It’s writing research, not personal (no, my teenager doesn’t have an eating disorder and hopefully never will).
I know this reading list makes Andy’s book sound like a ton of fun. You’ll just have to trust I’ll find a way to make it amazeballs.
I’ve finished Beyond Magenta. It’s a quick read I’d recommend to anyone who is at all curious about what life can be like for young transgender people. This is just a taste, really, but I think it could be a useful introductory text, especially for parents trying to understand and help their transgender child (some stories are a lesson in what not to do or say, of course). It’s brief (to a fault), but worth the read. I was glad it included some nonbinary viewpoints, though the scope could/should have been much greater, IMO.
Now I’m reading Answers to Anorexia, which addresses nutritional deficits and how they can aggravate the anorexia cycle. Pretty interesting for a grim topic.
In other news, the release day for Balancing Act is June, 27th, so mark your calendars! 🙂 I’ll have a cover reveal soon…but for now, here’s the disguised version. Mwahahahhahahahahha!
Everyone needs a Rockin’ Read! Stop by Sept 23rd to 30th and find out which reads have rocked 2015 for us! There will be a giveaway on each blog so don’t forget to visit them all!
Hey, everyone! Today marks the beginning of the Rockin’ Reads Hop, and I’m stoked to be a participant. Whoop!
This is the part of my post where I should gush over a romance that completely rocked my world in 2015. The catch is, I’ve been reading a lot of history lately (yes, non-fiction, but often that shit is stranger than fiction). I’ve been doing a bunch of beta reading for writerly pals, and reading gardening journals (cough, cough–nerd). I’m re-reading some early Patricia Cornwell because those were the days…
So, basically, I’m not going to gush over a romance, although I’ve read a number this year, just nothing that’s sticking out like a knife handle from my back.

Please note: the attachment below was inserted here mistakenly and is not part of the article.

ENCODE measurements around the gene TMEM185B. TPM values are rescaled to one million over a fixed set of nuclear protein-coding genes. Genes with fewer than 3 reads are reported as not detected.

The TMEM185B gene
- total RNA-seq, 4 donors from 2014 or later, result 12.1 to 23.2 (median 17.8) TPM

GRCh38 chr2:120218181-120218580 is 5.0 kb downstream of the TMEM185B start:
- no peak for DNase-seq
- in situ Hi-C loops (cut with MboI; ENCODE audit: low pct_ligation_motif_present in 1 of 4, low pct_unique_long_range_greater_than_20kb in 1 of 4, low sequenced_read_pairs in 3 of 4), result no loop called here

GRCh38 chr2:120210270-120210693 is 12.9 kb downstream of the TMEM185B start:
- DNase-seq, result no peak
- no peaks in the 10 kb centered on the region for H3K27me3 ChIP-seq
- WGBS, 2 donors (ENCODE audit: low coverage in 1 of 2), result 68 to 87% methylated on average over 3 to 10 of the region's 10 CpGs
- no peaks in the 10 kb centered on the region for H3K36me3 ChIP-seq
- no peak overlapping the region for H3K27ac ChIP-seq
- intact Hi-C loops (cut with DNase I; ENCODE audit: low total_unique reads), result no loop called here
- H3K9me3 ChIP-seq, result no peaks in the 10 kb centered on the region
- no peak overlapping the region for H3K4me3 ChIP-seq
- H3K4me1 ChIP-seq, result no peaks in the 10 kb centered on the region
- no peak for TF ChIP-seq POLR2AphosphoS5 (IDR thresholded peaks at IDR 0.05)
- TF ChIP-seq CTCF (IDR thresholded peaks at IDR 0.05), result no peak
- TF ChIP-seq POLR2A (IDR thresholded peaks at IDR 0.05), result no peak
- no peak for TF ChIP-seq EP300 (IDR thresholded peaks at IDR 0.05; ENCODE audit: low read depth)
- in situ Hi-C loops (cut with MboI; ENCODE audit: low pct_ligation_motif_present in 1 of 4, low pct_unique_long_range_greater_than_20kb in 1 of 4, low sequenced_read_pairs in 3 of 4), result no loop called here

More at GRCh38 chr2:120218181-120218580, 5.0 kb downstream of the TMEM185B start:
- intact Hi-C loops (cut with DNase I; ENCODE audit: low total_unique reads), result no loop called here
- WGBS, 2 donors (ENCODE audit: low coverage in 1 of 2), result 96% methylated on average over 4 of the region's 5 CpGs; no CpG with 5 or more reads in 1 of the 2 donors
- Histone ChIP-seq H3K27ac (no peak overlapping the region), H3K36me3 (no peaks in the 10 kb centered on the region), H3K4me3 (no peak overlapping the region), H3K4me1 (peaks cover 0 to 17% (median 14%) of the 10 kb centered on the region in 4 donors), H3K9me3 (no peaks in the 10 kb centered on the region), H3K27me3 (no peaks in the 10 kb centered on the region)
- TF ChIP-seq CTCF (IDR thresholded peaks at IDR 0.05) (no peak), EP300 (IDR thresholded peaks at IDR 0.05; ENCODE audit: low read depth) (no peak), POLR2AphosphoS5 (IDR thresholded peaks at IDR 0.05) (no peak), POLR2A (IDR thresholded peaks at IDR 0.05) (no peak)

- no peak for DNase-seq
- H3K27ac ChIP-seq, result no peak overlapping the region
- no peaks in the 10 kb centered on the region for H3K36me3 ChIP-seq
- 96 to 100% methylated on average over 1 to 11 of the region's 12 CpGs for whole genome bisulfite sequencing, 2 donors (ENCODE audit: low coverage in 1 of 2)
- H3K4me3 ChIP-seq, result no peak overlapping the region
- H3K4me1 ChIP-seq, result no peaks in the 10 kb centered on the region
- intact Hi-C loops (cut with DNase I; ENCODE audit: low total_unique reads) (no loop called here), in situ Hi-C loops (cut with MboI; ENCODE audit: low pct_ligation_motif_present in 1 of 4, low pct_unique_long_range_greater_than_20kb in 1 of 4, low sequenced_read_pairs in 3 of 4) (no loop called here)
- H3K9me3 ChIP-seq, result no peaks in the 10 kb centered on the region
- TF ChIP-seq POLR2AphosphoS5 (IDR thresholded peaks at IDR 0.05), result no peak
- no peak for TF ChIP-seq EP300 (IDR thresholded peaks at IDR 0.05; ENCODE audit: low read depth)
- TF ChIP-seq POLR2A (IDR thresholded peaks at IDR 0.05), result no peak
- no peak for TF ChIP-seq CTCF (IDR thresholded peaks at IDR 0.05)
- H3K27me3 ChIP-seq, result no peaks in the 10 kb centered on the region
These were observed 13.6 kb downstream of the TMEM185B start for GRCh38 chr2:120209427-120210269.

Anyway, I have a few books in my queue I’m looking forward to–a couple of KJ Charles’ I need to catch up on, some old school het bodice rippers (I think I’m having a midlife crisis–this is a scream for help), some YA stuff (including The Outsiders because I’ve not read it, my oldest is going to be hitting that for English class, and I thought, hey, buddy read).
So, there you have it. Don’t hate me because I’m in a romance funk. I’ll find my way out eventually, I promise.
For my giveaway, I’ll send one lucky winner an e-copy of either Forever is Now or Double Takes, both rockstar reads that fit nicely with this hop theme, I think. To be eligible, just leave a book recommendation for me in the comments. I want my socks fucking knocked off. Ladies and gentlemen, start my engines. 😉
Oh, and don’t forget to visit all the stops in the below link! Freebies and recommendations out the wazoo! Think I’ll go check those out right now…
I attended a local writers’ group for the first time last week. Before the date, I’d debated whether or not I would own up to writing smut. Of course, I blurted it out during my introduction, because, A: I can’t keep a secret, and B: I love shocking people. It’s fun.
Well, the theme for the meeting was, “What are your favorite books on writing that have helped your craft,” or something like that. We all brought in a book or two, and said why we liked them, and passed them around. Many were poetry-related books, as this group seems to have an abundance of poets.